Beef comes back from a series of unfortunate events
Shocks to the beef industry were all part of 2020’s “unprecedented” theme, but how the market responded was less surprising. There was nothing for it but to make new plans and keep going said a RaboResearch analyst.
Dustin Aherin, animal protein vice president and analyst for Rabo AgriFinance, a RaboBank subsidiary, addressed those ideas at the virtual 2020 Feeding Quality Forum.
Cattle, labor, physical capital and technology make up the beef production equation, he said. When any of those fall out of balance, it’s communicated through prices.
The 2019 Tyson packing plant fire and COVID-19 both threw the equation off, but with different effects. Where the Holcomb, Kan., fire caused some destruction at one plant, the coronavirus pandemic brought changes in human health, plant adaptions and new technology across the entire supply chain.
“Looking at what happened here in 2020 with an extreme increase in fed cattle supplies and given the backlog,” Aherin said, “the collapse in prices really wasn’t unexpected.”
THE WHAT AND WHY
The escalating disasters highlighted the tightening capacity at packing plants, especially in the last five years. When there aren’t enough resources to turn cattle into beef, “it’s tough to put a high value on those animals,” Aherin said.
That’s what happened, but why requires a deeper understanding of the financial environment.
The pandemic created a “risk-off environment,” he said, causing investors to pull cash out of the market and put it into assets perceived as safer.
“In such a high-risk environment,” Aherin said, “it’s really difficult to motivate buying in the live cattle futures side of the market.”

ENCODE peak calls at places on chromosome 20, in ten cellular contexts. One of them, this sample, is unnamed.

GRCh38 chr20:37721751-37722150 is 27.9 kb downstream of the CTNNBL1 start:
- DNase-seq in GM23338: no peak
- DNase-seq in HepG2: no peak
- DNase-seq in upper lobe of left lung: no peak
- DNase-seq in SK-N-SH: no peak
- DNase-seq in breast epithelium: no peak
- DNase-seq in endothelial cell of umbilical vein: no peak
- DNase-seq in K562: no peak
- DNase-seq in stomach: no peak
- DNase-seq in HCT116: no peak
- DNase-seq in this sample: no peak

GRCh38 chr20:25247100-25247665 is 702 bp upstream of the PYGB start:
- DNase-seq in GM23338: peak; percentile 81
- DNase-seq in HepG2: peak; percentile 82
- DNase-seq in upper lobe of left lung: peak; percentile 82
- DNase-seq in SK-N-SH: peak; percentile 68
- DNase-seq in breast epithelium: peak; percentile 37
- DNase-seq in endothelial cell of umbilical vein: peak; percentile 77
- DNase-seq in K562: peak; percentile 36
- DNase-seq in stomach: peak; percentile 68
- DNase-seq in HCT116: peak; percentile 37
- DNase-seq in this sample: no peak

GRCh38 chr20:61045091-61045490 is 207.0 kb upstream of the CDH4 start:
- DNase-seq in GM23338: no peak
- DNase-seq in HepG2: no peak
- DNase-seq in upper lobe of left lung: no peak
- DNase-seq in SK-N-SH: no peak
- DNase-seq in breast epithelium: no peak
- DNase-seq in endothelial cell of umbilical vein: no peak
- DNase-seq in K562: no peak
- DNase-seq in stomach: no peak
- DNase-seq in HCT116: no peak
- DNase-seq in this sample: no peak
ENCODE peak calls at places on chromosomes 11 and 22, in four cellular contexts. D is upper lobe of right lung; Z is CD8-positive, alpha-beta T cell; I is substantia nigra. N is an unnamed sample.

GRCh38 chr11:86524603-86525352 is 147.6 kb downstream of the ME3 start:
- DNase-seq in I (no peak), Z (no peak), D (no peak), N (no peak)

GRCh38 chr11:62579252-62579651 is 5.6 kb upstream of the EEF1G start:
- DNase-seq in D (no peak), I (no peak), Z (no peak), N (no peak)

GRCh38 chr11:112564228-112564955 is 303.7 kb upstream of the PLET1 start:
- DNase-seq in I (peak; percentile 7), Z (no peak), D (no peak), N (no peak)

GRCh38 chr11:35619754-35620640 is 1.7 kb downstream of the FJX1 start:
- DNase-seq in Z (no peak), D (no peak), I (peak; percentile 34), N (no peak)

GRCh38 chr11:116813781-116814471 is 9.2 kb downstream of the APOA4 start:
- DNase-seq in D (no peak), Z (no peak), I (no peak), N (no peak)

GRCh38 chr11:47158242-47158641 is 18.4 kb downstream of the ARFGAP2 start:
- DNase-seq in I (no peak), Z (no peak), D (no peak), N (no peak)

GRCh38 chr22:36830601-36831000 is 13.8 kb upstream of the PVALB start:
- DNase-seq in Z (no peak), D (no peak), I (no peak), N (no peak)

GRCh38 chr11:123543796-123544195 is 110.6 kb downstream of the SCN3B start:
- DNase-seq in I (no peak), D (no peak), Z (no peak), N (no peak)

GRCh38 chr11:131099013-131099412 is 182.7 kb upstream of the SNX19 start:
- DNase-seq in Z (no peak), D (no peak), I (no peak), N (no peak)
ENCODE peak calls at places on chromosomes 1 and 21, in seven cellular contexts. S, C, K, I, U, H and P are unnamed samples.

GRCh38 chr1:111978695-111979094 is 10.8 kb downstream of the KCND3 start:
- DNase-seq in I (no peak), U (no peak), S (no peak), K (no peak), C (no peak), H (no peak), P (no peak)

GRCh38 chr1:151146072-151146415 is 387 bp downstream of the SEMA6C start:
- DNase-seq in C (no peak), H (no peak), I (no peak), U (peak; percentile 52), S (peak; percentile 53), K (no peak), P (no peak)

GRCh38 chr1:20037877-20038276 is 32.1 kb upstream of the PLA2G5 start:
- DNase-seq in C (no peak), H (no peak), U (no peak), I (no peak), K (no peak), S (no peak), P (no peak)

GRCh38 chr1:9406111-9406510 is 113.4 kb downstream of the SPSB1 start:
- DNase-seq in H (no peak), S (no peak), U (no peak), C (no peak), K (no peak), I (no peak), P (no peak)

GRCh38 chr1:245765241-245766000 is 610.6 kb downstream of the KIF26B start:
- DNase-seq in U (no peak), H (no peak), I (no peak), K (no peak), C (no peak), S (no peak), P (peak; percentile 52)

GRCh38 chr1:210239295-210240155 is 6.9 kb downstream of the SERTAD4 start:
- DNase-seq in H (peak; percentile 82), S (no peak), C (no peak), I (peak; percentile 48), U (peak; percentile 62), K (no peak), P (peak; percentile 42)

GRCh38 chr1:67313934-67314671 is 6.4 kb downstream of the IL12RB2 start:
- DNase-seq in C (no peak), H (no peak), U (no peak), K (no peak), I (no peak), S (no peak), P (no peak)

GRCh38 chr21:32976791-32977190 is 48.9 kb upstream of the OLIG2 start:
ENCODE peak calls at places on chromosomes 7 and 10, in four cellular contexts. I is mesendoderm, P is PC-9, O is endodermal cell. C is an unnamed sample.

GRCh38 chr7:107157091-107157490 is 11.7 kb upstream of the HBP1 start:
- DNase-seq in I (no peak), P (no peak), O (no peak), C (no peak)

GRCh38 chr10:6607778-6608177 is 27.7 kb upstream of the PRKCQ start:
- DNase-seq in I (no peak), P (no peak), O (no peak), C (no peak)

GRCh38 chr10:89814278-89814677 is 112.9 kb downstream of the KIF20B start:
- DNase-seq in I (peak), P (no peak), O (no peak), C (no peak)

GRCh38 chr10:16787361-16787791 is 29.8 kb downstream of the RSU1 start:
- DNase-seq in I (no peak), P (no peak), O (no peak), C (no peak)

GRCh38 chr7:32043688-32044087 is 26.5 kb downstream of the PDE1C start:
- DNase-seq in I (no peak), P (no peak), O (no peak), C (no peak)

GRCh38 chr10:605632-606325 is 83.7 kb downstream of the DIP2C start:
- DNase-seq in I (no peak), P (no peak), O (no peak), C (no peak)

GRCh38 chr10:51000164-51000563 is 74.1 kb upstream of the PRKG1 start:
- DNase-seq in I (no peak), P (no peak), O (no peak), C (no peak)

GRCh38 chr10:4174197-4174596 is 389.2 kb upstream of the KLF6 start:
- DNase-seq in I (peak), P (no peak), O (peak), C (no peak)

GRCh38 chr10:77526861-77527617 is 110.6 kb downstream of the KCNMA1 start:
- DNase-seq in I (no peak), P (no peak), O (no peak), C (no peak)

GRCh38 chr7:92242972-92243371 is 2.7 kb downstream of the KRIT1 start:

Studies show small changes in beef tonnage result in large price changes, he said. The temporary plant shutdowns, labor challenges and the rapid shift from foodservice to retail caused major changes in beef availability.
“As painful as it was for cattle producers,” Aherin said the prices and magnitude of changes were in line with research models.
LEAVING THE GATE OPEN
What comes next? When so many decisions in 2020 were reactions to repeated rib punches, it’s hard to catch your breath long enough to make plans.
But agriculture often deals with heavy blows. Aherin recalled the global financial crisis of 2008 took seven quarters for foodservice recovery. After a COVID-19 vaccine helps tame the pandemic next year, “we’re expecting closer to eight to 10 quarters,” he said, “and the trend of change will continue” in foodservice.
“We need to be proactive and willing to adapt,” he said. “Consumer preferences, supply chain practices, food safety, quality and convenience are going to be even more important than ever.”
Opportunities are wide open for the beef industry, but it’s going to take buy-in and support from cattlemen to create a resilient, diverse and flexible supply chain.
How do we let technology disrupt established procedures to increase efficiencies, particularly at existing packing plants? Aherin asked.
“The big talk is to have more robotic fabrication and cutting,” he said. “But there’s more near-term potential in data collection and monitoring.”
Improvements in those areas across all production sectors will help identify the best genetics and practices, he said.
Traceability is another benefit. Disease outbreaks not only threaten people but as African swine fever has illustrated, also pose high risks to livestock and the food supply.
“We have to be able to track, trace and control any sort of disease outbreak before it becomes a major inhibitor to the marketplace,” Aherin said.
As consumers grow more curious about food production, source and environmental impact, it may pay to enhance documentation. Throughout the pandemic, branded beef led sales. That’s still rooted in quality but more management attributes are emerging. Producers may not have to change much, just add verification to meet consumer demand and gain market access.
Aherin foresees a future where “a product doesn’t have access to food companies, distributors, restaurants and retailers if they don’t meet the standards that those businesses have set for their supply chains.”
“We have to be really focused on the consumer and ready to innovate and be creative,” Aherin said. Because when history is making jumps and bounds, “we don’t want to be caught flatfooted.” ❖
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